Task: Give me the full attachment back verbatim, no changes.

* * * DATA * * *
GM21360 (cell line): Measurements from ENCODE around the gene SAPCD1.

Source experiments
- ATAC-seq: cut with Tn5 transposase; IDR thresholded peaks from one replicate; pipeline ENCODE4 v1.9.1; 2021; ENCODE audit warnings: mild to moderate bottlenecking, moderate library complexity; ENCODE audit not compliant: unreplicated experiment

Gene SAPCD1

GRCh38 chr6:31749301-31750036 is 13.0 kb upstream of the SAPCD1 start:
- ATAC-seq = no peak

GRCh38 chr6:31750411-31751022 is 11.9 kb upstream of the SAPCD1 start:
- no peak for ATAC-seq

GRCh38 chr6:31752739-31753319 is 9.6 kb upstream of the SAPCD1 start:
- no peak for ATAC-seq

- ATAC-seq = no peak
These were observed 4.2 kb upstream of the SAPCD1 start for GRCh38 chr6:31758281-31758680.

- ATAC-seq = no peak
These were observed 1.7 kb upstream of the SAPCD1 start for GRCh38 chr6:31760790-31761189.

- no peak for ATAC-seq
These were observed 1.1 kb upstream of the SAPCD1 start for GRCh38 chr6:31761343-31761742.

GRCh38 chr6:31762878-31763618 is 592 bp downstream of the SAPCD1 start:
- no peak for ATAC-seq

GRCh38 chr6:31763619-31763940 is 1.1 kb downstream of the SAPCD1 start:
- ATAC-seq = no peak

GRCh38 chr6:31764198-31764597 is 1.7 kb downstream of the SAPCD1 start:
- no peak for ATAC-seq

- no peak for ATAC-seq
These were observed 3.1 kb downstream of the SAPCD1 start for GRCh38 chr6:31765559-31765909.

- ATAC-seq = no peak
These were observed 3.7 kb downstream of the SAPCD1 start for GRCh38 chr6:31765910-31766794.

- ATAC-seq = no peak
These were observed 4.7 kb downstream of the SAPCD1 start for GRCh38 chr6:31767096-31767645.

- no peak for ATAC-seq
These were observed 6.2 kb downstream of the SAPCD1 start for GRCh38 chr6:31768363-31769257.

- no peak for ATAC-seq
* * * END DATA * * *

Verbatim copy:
GM21360 (cell line): Measurements from ENCODE around the gene SAPCD1.

Source experiments
- ATAC-seq: cut with Tn5 transposase; IDR thresholded peaks from one replicate; pipeline ENCODE4 v1.9.1; 2021; ENCODE audit warnings: mild to moderate bottlenecking, moderate library complexity; ENCODE audit not compliant: unreplicated experiment

Gene SAPCD1

GRCh38 chr6:31749301-31750036 is 13.0 kb upstream of the SAPCD1 start:
- ATAC-seq = no peak

GRCh38 chr6:31750411-31751022 is 11.9 kb upstream of the SAPCD1 start:
- no peak for ATAC-seq

GRCh38 chr6:31752739-31753319 is 9.6 kb upstream of the SAPCD1 start:
- no peak for ATAC-seq

- ATAC-seq = no peak
These were observed 4.2 kb upstream of the SAPCD1 start for GRCh38 chr6:31758281-31758680.

- ATAC-seq = no peak
These were observed 1.7 kb upstream of the SAPCD1 start for GRCh38 chr6:31760790-31761189.

- no peak for ATAC-seq
These were observed 1.1 kb upstream of the SAPCD1 start for GRCh38 chr6:31761343-31761742.

GRCh38 chr6:31762878-31763618 is 592 bp downstream of the SAPCD1 start:
- no peak for ATAC-seq

GRCh38 chr6:31763619-31763940 is 1.1 kb downstream of the SAPCD1 start:
- ATAC-seq = no peak

GRCh38 chr6:31764198-31764597 is 1.7 kb downstream of the SAPCD1 start:
- no peak for ATAC-seq

- no peak for ATAC-seq
These were observed 3.1 kb downstream of the SAPCD1 start for GRCh38 chr6:31765559-31765909.

- ATAC-seq = no peak
These were observed 3.7 kb downstream of the SAPCD1 start for GRCh38 chr6:31765910-31766794.

- ATAC-seq = no peak
These were observed 4.7 kb downstream of the SAPCD1 start for GRCh38 chr6:31767096-31767645.

- no peak for ATAC-seq
These were observed 6.2 kb downstream of the SAPCD1 start for GRCh38 chr6:31768363-31769257.

- no peak for ATAC-seq